The leaves are turning, it’s still dark when you wake up, and the mornings are a little (but noticeably) chillier than before.
But perhaps the biggest change at this time is the addition of a particularly interesting item at many stores: pumpkin.
Just recently, I walked into Starbucks and felt a sudden touch of euphoria when I saw their pumpkin spice latte back on the menu.
The Trader Joe’s Fearless Flyer magazine’s October theme was “All Things Pumpkin: Pumpkin in All Things.” Pumpkin in waffles, pumpkin cream cheese, pumpkin butter. It seems like people are going absolutely nuts with pumpkins, myself included.
I’ve always been a fan of pumpkin in many traditional recipes: pie, ravioli, etc.
But this year I decided to explore my inner “pumpkin-ness” and related love for Halloween.
Initially, I was very ambitious and wanted to try all the 17-odd recipes in the Trader Joe’s magazine; upon further contemplation, I realized that that may not be a very practical endeavor.
Instead, I plan on trying a few of the strangest recipes and going to the Lemos Farm pumpkin patch in Half Moon Bay with a close friend this weekend. That will give me a chance to immerse myself (literally!) in “pumpkin-ness” and share in the spirit of Halloween at the same time.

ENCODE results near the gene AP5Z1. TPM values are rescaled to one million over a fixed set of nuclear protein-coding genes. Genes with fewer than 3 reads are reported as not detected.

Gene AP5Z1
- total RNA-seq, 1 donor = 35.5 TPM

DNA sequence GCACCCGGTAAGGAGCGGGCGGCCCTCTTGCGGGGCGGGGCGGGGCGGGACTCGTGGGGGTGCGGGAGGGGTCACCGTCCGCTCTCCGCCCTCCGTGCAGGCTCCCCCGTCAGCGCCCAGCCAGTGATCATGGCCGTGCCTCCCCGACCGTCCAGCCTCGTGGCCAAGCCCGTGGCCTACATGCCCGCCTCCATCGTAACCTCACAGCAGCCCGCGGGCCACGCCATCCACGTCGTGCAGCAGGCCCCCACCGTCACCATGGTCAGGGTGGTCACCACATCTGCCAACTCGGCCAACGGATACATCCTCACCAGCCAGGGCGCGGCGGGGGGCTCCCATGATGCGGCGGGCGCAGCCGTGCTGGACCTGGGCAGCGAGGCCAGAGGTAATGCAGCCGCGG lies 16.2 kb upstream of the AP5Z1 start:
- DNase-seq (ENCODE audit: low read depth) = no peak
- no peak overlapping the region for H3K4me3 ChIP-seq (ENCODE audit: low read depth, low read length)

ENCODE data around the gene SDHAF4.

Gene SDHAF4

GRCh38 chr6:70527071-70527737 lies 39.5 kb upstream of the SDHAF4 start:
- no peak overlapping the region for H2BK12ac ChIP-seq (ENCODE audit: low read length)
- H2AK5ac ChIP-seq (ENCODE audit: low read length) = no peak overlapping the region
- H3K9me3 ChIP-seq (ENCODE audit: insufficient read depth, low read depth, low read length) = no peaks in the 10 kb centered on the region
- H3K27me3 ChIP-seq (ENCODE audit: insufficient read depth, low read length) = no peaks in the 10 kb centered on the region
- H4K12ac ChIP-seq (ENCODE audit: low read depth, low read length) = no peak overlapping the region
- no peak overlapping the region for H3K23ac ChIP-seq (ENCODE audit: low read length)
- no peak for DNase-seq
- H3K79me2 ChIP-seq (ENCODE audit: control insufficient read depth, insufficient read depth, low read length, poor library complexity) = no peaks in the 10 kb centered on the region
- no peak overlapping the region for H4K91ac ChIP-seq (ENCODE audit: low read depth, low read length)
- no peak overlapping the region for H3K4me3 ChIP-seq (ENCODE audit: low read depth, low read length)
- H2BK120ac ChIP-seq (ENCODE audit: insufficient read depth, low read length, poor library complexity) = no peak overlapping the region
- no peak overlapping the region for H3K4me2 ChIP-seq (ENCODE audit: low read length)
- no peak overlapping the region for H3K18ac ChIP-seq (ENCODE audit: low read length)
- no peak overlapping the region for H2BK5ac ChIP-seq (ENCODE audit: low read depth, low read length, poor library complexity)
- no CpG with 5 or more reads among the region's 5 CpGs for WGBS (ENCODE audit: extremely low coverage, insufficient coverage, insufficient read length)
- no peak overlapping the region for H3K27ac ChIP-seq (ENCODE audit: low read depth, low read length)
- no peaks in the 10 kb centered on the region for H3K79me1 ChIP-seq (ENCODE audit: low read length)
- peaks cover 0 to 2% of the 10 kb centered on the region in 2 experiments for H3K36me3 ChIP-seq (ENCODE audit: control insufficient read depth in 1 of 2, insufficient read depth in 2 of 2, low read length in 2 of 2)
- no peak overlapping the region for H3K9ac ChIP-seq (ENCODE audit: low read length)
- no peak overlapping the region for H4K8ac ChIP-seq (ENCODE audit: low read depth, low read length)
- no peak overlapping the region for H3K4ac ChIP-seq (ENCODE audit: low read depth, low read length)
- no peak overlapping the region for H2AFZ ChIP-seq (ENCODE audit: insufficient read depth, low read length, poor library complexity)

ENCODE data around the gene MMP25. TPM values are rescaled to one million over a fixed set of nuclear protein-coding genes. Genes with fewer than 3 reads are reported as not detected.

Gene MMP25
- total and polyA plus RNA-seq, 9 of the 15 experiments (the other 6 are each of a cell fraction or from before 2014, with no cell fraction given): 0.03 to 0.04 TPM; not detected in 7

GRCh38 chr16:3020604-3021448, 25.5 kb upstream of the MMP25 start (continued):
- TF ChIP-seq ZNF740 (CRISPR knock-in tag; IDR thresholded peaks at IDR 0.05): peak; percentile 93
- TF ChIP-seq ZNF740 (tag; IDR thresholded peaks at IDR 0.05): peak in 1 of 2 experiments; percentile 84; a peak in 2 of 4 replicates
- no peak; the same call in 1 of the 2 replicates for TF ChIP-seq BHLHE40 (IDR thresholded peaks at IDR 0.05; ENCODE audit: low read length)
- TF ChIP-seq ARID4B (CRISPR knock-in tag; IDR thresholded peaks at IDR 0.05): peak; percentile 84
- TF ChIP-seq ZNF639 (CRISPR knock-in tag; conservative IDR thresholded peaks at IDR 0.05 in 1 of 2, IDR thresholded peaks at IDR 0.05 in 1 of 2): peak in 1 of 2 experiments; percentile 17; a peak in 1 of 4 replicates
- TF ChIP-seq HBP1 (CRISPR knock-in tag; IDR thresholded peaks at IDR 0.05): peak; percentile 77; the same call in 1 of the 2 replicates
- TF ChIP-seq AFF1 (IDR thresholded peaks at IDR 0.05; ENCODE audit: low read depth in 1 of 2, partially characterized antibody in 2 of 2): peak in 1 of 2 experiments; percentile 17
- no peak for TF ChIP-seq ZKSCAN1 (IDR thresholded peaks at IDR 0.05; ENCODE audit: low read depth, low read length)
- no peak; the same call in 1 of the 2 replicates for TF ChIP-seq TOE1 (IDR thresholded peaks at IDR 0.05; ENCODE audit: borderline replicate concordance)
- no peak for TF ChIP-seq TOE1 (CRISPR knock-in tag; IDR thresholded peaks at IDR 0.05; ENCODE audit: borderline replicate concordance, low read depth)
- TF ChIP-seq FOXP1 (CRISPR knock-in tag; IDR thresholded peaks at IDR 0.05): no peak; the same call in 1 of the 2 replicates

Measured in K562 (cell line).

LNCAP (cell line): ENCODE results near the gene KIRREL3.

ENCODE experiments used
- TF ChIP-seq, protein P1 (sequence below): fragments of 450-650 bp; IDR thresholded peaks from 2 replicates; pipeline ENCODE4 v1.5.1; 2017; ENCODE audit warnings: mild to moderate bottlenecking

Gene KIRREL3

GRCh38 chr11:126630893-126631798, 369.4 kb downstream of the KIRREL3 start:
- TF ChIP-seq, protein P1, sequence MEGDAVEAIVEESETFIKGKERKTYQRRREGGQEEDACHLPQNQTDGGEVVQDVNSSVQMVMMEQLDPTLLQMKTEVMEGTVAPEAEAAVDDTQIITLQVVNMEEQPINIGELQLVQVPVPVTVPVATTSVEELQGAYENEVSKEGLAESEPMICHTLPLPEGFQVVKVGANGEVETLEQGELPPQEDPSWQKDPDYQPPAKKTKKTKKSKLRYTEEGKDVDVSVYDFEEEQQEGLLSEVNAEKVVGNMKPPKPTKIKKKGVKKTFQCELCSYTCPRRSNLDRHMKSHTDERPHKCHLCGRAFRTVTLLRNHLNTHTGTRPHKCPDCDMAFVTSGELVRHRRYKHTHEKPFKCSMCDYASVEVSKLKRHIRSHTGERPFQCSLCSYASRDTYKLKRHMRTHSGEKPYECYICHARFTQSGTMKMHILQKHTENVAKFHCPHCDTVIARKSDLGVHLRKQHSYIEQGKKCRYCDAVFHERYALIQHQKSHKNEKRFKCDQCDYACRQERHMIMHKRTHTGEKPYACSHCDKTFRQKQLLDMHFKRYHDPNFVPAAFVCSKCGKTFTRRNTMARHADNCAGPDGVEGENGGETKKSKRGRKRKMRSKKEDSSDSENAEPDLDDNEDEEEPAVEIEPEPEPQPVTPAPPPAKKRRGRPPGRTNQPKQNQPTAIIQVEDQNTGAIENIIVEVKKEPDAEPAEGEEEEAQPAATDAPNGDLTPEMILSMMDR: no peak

Three weeks ago, a school friend and I baked Halloween-themed cookies, complete with orange, black and purple frosting in the shapes of various “Halloween-y” items while listening to Halloween radio on Pandora.
For those of you who know, this year’s winners of the “biggest pumpkin in the world” competition were Napa’s Tim and Susan Mathison, who grew a pumpkin that weighed a whopping 2,032 pounds. In 2007, a South Carolina farmer set the record for world’s smallest pumpkin, growing a pumpkin with a diameter of .23 inches. In 2010, David Finkle set the Guinness World Record of fastest time to carve a face in a pumpkin with a time of 20.1 seconds.
Talk about achieving true “pumpkin-ness.”
That being said, when I see pumpkins, I can’t help but see them possessing a certain magical quality.
As I was carving a jack-o’-lantern last year, cheesy as this sounds, it was as though my pumpkin had come to life.
That is not to say that I did an amazing job on my Hogwarts crest (the Hufflepuff badger ended up looking like a squirrel!). But my artistic ability (or lack thereof) is not my point. Something about going out on Halloween night and seeing all the jack-o’-lanterns with multi-expressional faces or witches on brooms or angry ghosts sends quite the shiver down my spine. The little flicker of the candle inside makes the carving look so mystic and gives it a certain “look at me if you dare” vibe.
And it looks like I am not the only one who thinks pumpkins are magical. After all, it was a pumpkin that Cinderella’s fairy godmother turned into a golden carriage.
Still don’t believe in the magic? Well, legendary magician Harry Houdini died on Halloween in 1926.
Spooky, isn’t it?
So we have the ancient Celts to thank for bringing this tradition of using pumpkins as lanterns thousands of years ago, a practice that evolved into carving jack-o’-lanterns.
But clearly this is not all we use them for today.
Because it is so seasonal, the pumpkin is a favorite to many, including me, who find creative new ways to enjoy them, whether it be in food, decorations or contributing to the spirit of Halloween.
My advice to you: Go find your inner “pumpkin-ness.”
Janani Kumar is a senior at Burlingame High School. Student News appears in the weekend edition. You can email Student News at email@example.com.